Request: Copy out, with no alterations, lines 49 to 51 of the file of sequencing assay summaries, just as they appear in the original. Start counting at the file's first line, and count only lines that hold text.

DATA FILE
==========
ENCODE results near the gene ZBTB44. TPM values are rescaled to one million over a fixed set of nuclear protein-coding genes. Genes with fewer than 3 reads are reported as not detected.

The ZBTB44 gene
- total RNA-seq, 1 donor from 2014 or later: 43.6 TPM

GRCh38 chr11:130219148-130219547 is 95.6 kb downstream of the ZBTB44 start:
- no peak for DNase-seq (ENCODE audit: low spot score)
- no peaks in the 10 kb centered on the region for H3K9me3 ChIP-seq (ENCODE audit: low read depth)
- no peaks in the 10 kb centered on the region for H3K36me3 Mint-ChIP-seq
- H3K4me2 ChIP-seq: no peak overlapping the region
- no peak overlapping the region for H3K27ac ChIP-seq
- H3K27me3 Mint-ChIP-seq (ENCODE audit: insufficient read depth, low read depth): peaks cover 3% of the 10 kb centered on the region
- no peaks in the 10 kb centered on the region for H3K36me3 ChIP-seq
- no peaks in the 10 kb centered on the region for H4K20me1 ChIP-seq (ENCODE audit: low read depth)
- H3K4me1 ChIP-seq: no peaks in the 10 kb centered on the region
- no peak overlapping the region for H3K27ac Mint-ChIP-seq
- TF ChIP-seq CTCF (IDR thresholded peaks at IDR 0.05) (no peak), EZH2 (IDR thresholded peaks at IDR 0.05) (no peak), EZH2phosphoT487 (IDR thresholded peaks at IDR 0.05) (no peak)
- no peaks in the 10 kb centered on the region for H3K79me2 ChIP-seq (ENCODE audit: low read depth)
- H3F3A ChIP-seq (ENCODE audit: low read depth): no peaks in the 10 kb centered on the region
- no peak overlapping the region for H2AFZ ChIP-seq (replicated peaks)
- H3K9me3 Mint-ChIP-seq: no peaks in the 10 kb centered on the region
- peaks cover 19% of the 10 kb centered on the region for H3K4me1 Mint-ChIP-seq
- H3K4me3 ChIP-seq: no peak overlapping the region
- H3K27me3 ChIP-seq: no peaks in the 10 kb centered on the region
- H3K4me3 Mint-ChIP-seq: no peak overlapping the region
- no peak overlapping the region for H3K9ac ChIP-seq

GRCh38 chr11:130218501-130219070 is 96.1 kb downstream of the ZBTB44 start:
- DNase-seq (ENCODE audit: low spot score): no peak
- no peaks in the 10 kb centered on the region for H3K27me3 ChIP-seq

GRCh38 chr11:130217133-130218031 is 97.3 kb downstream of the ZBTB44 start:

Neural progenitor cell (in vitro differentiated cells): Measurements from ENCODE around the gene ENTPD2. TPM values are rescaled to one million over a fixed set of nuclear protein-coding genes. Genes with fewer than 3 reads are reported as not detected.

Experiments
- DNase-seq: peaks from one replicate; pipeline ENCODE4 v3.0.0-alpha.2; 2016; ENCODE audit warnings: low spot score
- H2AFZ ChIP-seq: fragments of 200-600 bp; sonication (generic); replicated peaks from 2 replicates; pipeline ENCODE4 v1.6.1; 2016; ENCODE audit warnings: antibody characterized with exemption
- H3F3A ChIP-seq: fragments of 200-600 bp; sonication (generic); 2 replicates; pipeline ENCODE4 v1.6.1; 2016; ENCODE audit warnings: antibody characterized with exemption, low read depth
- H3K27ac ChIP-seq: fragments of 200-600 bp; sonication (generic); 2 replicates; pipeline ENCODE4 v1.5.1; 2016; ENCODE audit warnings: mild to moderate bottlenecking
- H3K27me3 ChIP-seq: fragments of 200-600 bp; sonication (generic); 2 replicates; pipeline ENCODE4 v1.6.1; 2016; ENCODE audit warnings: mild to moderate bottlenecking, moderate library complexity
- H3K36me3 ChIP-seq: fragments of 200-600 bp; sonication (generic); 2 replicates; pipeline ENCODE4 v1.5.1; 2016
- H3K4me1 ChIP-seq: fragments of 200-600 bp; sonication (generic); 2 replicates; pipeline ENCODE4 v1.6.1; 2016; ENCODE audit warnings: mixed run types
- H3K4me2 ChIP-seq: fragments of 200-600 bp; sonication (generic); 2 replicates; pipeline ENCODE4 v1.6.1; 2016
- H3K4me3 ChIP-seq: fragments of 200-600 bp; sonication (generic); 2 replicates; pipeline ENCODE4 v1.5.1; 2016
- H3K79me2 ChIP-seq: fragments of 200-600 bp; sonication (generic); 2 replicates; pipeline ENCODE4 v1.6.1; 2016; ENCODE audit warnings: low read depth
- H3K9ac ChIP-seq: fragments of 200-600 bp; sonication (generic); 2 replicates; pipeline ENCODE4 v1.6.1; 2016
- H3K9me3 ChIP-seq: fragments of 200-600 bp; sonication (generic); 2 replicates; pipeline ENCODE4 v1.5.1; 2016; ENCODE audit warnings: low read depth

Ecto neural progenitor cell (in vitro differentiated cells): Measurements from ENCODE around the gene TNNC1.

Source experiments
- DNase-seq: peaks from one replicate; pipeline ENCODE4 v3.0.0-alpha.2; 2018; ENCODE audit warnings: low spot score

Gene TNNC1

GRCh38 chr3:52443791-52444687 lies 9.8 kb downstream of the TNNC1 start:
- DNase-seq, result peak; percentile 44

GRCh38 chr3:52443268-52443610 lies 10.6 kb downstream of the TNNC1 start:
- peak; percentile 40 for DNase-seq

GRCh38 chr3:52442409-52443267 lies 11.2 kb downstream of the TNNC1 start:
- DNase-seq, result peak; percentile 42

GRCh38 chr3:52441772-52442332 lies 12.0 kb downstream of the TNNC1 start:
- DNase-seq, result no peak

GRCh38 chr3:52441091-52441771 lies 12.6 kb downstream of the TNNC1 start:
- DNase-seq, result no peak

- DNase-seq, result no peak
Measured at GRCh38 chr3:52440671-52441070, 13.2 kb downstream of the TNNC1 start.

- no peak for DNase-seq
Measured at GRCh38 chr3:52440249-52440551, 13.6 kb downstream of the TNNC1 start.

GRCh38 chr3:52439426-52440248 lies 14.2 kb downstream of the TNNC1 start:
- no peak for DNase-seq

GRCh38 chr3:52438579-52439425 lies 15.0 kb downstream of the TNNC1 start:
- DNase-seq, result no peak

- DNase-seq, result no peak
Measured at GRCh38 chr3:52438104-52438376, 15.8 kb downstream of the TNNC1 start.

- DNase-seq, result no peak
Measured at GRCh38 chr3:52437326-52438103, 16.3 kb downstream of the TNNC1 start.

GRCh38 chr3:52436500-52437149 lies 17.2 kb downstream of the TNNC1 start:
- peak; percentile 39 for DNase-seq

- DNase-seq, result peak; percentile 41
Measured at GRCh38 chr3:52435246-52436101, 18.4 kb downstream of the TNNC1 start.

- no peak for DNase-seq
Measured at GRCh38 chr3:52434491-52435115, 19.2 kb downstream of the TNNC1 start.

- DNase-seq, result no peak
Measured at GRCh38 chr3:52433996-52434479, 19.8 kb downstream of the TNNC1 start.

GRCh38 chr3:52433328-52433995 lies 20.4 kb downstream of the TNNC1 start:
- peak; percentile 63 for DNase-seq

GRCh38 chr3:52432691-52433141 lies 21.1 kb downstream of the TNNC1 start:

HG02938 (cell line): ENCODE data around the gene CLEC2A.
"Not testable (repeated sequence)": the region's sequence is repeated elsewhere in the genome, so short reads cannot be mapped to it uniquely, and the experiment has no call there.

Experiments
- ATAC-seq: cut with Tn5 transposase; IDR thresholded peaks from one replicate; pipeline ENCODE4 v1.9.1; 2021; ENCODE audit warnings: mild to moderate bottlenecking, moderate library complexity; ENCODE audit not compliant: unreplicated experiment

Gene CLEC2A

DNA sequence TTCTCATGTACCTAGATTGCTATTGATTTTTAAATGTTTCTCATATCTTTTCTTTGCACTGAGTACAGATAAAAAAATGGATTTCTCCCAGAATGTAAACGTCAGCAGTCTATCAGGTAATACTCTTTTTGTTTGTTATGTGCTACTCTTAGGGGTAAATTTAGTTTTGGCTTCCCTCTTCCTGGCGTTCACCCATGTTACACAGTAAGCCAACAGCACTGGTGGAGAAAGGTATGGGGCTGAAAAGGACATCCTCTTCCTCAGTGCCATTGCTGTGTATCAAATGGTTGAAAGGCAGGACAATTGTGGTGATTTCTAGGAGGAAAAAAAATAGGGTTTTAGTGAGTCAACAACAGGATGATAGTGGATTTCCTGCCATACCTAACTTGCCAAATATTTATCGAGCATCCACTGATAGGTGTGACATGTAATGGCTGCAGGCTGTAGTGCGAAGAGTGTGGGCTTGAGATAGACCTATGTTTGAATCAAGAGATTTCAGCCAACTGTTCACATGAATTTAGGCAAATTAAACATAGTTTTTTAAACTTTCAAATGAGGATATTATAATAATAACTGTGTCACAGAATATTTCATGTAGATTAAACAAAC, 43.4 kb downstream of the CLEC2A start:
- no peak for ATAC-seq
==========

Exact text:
GRCh38 chr3:52443268-52443610 lies 10.6 kb downstream of the TNNC1 start:
- peak; percentile 40 for DNase-seq

GRCh38 chr3:52442409-52443267 lies 11.2 kb downstream of the TNNC1 start: